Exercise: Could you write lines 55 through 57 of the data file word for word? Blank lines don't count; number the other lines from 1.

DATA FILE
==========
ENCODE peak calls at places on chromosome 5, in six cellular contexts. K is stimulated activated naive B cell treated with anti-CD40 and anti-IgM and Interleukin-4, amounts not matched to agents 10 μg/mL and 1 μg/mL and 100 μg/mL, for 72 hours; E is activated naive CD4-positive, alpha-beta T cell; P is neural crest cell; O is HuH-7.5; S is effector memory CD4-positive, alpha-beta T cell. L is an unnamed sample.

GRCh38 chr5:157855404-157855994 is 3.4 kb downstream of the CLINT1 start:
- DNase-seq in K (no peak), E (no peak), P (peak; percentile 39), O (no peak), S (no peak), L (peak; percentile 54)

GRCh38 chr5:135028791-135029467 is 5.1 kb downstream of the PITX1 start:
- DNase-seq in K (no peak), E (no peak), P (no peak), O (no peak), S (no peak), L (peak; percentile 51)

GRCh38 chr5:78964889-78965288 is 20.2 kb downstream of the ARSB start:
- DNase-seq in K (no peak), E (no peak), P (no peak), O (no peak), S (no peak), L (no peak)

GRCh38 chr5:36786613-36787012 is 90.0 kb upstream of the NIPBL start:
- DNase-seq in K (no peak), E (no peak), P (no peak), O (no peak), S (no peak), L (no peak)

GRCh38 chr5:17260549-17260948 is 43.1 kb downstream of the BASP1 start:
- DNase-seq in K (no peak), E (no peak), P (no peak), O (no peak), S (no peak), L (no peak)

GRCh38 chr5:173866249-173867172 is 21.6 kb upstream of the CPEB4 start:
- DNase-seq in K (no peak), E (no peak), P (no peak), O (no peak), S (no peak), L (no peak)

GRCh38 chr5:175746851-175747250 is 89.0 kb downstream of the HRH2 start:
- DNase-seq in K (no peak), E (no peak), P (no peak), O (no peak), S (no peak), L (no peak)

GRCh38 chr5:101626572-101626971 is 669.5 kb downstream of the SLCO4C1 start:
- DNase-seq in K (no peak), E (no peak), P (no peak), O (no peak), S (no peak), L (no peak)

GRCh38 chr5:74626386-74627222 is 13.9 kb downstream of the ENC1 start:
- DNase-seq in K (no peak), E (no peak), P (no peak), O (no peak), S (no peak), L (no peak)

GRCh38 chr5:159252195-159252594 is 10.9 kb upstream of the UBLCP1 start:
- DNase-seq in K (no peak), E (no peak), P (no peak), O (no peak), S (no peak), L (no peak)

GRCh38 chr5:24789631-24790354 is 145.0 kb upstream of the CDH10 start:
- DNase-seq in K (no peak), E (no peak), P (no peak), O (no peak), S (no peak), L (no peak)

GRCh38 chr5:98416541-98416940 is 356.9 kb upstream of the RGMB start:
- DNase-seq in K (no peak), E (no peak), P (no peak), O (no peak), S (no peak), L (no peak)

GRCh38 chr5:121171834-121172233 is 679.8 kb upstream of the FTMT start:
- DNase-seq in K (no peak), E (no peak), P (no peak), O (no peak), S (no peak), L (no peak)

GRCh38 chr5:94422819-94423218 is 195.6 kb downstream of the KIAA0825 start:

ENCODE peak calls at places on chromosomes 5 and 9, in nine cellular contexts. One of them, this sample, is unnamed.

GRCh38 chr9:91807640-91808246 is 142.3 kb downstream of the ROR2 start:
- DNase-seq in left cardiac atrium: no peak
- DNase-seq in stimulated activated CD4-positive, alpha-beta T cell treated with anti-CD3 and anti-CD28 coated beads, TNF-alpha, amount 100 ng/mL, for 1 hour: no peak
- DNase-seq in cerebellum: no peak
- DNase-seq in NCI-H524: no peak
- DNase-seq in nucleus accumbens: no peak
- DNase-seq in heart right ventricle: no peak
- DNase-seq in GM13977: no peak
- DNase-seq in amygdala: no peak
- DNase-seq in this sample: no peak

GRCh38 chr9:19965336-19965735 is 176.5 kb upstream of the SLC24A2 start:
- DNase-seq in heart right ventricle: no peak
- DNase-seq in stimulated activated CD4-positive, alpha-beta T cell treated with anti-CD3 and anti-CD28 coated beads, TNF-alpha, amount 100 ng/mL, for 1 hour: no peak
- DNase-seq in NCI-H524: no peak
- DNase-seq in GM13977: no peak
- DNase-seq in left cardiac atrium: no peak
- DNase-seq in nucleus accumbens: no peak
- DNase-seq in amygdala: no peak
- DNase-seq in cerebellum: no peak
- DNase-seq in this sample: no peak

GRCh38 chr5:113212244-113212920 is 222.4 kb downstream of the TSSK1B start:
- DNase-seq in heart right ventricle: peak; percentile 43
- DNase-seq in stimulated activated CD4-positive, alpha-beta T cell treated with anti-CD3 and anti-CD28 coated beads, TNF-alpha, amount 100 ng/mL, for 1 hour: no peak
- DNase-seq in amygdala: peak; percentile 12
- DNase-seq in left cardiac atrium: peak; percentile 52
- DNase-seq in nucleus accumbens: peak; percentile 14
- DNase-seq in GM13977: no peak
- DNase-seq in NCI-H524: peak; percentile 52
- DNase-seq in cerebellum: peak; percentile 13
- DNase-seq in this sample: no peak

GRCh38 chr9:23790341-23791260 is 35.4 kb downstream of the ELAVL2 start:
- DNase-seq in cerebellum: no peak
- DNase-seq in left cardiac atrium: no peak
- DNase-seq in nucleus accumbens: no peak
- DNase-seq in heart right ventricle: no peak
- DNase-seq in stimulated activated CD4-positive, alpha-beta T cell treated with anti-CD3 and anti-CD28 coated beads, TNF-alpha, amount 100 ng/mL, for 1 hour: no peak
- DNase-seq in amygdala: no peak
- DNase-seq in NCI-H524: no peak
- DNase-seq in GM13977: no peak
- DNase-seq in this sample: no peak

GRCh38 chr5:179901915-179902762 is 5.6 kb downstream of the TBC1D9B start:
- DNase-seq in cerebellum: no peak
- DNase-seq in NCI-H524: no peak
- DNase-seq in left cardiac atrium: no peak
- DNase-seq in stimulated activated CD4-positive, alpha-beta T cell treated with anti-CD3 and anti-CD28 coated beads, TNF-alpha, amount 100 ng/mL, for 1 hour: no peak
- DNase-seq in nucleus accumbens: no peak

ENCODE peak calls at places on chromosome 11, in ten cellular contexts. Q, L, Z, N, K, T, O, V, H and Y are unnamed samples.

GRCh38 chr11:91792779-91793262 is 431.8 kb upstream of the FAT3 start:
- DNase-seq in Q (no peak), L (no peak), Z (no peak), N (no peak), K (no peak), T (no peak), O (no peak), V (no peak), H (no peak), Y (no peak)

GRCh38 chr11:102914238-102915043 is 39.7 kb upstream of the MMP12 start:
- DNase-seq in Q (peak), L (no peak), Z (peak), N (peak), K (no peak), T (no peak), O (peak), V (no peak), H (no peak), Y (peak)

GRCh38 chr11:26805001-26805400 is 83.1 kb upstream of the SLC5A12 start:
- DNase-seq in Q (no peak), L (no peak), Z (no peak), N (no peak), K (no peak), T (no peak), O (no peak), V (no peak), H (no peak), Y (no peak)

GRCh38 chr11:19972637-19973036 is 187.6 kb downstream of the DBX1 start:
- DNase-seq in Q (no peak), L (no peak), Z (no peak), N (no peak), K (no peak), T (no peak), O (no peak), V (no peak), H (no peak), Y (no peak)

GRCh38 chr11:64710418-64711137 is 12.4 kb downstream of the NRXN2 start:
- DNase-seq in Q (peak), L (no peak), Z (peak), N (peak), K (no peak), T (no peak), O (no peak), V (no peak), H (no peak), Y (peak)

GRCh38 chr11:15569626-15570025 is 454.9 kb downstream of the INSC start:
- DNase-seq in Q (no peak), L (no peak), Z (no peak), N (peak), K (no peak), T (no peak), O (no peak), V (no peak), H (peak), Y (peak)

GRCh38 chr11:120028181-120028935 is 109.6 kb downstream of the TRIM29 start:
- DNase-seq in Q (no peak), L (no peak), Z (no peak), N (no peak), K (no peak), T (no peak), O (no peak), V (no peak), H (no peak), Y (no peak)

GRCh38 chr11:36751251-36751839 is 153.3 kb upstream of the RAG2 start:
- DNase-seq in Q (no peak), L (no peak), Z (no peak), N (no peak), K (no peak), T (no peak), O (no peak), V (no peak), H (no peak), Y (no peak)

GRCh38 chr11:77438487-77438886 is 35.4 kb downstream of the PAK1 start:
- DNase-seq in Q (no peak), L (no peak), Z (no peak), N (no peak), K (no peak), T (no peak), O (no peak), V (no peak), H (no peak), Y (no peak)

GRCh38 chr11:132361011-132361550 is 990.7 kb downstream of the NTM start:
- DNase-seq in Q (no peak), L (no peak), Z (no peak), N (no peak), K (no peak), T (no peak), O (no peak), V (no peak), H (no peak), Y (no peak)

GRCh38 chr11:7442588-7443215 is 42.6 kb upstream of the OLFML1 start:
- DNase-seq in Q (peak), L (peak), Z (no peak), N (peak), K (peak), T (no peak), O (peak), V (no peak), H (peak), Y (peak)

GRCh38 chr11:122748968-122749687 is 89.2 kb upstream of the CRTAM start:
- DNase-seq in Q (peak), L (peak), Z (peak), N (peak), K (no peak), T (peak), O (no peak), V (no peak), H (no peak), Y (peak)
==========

- DNase-seq in nucleus accumbens: peak; percentile 14
- DNase-seq in GM13977: no peak
- DNase-seq in NCI-H524: peak; percentile 52